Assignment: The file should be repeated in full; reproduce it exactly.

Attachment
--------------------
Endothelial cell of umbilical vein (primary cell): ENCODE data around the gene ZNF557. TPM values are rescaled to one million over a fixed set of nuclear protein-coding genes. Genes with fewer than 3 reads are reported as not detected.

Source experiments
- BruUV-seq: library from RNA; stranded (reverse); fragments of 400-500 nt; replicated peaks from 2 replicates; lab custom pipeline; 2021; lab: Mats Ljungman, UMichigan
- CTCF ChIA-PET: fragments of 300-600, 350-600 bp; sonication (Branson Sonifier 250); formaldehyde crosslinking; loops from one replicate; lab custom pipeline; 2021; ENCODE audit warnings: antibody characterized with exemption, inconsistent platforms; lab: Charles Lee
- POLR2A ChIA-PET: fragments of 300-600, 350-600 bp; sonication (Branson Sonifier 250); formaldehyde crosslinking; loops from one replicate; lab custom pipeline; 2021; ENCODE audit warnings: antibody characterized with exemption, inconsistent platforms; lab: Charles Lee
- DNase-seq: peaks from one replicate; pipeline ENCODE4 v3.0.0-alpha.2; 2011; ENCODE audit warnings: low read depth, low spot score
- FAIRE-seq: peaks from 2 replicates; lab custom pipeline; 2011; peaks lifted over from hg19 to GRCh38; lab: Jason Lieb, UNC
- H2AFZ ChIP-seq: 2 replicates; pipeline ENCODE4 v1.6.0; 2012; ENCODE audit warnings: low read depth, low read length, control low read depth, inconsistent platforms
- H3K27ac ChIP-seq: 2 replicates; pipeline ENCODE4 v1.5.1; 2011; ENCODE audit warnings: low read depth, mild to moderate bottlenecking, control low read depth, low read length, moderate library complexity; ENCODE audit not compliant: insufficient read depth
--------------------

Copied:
Endothelial cell of umbilical vein (primary cell): ENCODE data around the gene ZNF557. TPM values are rescaled to one million over a fixed set of nuclear protein-coding genes. Genes with fewer than 3 reads are reported as not detected.

Source experiments
- BruUV-seq: library from RNA; stranded (reverse); fragments of 400-500 nt; replicated peaks from 2 replicates; lab custom pipeline; 2021; lab: Mats Ljungman, UMichigan
- CTCF ChIA-PET: fragments of 300-600, 350-600 bp; sonication (Branson Sonifier 250); formaldehyde crosslinking; loops from one replicate; lab custom pipeline; 2021; ENCODE audit warnings: antibody characterized with exemption, inconsistent platforms; lab: Charles Lee
- POLR2A ChIA-PET: fragments of 300-600, 350-600 bp; sonication (Branson Sonifier 250); formaldehyde crosslinking; loops from one replicate; lab custom pipeline; 2021; ENCODE audit warnings: antibody characterized with exemption, inconsistent platforms; lab: Charles Lee
- DNase-seq: peaks from one replicate; pipeline ENCODE4 v3.0.0-alpha.2; 2011; ENCODE audit warnings: low read depth, low spot score
- FAIRE-seq: peaks from 2 replicates; lab custom pipeline; 2011; peaks lifted over from hg19 to GRCh38; lab: Jason Lieb, UNC
- H2AFZ ChIP-seq: 2 replicates; pipeline ENCODE4 v1.6.0; 2012; ENCODE audit warnings: low read depth, low read length, control low read depth, inconsistent platforms
- H3K27ac ChIP-seq: 2 replicates; pipeline ENCODE4 v1.5.1; 2011; ENCODE audit warnings: low read depth, mild to moderate bottlenecking, control low read depth, low read length, moderate library complexity; ENCODE audit not compliant: insufficient read depth